What pushes you over the edge when you’re having a bad day? What can also do the opposite; and have a long-lasting impression on your professional wellbeing?
When has a colleague stepped in above and beyond, to go out of their way to support you in personal circumstances? In teaching, I can imagine the response to this question would be incredibly high. Teachers by default are nurturing individuals – of students, colleagues and sometimes self …
Breathe deeply, breathe slowly; remember, emotional intelligence at all times.
I’m not one for a cold-stern face, nor am I one to bear a permanent grin. I’m not perpetually on the brink of an outburst or about to burst into floods of tears. But, I am human. We all suffer from bereavements, illnesses, accidents and stress. Emotional well-being in the classroom is all about balance. I have witnessed some surprising emotions in all types of teachers, from the cold, unsympathetic types to the kind-fluffy-caring types; the young and the old; the wise and the naïve.
We are only human …
In my new role as a deputy headteacher, I ‘have the ears’ of many colleagues and their personal circumstances. This position is a responsibility, as well as duty of care by the employer to ensure all staff are fit for work. Over the past 12 months, I have discovered even more and more about teacher wellbeing; the situations I have blogged about before, the life-events that can have an impact on you personally, and also in your role as a professional/teacher.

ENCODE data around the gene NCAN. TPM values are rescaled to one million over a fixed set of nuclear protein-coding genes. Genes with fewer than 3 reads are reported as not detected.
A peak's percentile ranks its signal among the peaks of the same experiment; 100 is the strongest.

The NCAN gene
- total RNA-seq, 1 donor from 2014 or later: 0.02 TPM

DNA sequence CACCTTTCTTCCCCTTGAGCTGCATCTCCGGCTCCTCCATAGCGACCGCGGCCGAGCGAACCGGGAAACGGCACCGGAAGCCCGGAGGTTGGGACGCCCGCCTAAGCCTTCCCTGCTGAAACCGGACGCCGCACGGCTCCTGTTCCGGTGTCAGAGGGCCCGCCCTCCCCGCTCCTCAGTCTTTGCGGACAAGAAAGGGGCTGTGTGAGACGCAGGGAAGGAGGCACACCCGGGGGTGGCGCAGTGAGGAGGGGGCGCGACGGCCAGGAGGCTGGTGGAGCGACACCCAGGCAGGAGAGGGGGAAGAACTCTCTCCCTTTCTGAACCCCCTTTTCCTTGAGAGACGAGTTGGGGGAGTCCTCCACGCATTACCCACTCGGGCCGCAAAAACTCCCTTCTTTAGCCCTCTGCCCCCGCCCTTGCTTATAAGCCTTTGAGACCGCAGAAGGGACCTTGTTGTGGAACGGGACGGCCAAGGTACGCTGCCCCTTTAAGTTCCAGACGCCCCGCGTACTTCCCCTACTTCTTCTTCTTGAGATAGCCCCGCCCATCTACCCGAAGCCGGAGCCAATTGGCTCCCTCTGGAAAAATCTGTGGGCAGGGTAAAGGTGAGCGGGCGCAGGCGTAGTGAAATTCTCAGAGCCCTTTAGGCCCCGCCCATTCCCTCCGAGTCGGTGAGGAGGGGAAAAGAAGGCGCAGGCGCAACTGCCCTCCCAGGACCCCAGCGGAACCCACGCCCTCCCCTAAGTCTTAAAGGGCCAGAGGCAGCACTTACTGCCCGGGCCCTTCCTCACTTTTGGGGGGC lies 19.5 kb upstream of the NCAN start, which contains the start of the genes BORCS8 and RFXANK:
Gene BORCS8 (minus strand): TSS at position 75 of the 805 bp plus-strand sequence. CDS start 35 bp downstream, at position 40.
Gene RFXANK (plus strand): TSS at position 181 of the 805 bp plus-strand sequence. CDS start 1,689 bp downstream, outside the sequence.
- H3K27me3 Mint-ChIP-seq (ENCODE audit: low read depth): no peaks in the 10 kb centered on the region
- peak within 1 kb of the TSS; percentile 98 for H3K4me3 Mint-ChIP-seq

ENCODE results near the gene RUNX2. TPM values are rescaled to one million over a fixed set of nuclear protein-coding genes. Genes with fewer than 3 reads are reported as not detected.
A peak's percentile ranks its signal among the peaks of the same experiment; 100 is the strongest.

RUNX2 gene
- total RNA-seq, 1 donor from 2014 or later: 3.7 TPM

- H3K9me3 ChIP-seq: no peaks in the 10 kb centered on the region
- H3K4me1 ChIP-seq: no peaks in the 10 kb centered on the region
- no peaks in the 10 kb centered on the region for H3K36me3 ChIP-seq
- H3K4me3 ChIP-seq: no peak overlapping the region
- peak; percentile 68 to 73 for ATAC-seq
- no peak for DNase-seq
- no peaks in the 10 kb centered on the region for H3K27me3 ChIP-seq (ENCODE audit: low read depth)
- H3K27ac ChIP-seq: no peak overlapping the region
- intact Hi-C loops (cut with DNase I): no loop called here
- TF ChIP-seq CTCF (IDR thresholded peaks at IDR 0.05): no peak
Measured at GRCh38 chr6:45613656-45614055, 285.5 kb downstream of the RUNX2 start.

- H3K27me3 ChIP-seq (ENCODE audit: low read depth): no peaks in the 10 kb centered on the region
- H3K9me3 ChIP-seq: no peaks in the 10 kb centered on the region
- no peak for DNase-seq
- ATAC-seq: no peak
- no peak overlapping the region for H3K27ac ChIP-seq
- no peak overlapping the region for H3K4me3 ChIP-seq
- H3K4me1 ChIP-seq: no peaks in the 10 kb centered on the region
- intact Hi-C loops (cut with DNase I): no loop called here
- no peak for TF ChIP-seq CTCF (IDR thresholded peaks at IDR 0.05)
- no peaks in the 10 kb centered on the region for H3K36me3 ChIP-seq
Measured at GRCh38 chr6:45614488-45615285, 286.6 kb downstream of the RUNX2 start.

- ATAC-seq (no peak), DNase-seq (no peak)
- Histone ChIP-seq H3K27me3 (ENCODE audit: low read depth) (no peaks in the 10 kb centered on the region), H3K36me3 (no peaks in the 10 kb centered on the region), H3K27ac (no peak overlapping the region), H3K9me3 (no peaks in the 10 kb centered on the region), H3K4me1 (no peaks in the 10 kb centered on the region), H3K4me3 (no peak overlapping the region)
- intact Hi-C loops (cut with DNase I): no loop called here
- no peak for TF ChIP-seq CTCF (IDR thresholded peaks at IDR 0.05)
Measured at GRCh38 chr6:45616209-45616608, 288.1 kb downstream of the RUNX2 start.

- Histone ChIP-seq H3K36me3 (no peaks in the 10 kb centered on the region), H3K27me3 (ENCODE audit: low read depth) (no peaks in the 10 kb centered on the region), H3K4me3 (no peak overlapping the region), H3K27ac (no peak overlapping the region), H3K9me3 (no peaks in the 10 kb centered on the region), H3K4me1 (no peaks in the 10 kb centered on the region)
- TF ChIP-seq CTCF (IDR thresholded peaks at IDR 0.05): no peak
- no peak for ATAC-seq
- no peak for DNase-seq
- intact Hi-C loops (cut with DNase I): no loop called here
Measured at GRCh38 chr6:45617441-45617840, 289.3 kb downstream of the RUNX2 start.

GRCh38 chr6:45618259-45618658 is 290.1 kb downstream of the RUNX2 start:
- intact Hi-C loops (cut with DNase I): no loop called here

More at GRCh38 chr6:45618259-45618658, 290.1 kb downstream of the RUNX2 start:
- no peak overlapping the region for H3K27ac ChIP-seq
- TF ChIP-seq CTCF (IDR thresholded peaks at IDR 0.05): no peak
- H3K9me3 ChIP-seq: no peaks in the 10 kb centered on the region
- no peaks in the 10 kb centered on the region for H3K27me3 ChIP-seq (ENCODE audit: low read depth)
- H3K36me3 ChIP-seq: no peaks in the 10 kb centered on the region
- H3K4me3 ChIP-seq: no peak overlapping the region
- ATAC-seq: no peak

It is more and more pressing in today’s climate, to support teacher wellbeing and offer staff support and flexible working arrangements if needed. In the next term. I hope to be able to share our plans to raise the profile of staff wellbeing and how we aim to take emotional wellbeing and work-life balance very seriously.
A few headteachers may scorn at those who bring their own life circumstances into the classroom; but the finest headteachers I know, will accept that even the best of us can wobble. It’s how we overcome these situations, whilst remaining constantly secure in our own classroom practice, that is paramount to you and your students.
So, imagine this scenario.
Your headteacher’s P.A has just frantically searched the school and has located you. They sit you down in a quiet office to deliver some devastating news. You are 15 minutes away from teaching Year 8 after break. You are clearly in shock, but failing to recognise the indicators. You are advised to go home immediately.
How would you respond?
We’ve all been there, but how do you deal with the emotional roller-coaster?
- Consider your options. Teach or not to teach? If it’s the latter; who needs to know and how can you tell them quickly?
- If you do decide to teach, will you adapt your lesson plan? Will the change create additional stress? I once continued to teach whilst I absorbed life-changing news. It took me an entire lesson to filter the information.
- If a student senses a mood change or thinks you are hot under the collar, how would you deal with this?
- If your voice trembles when questioned, pause. Bite your lip. Squeeze 2 fingers together (hard)!
- If all else fails, ask students to ‘carry on’ with their work whilst you gather your thoughts; step outside the room or ask for a colleague to step in whilst you gather your thoughts.
What would you do? What have you done? What would you do if you had to deliver some devastating news to a colleague?
Always have a box of tissues in your office and classroom. You never know when you (or someone else) might need it; and please, look after yourself!
You can find more in this book …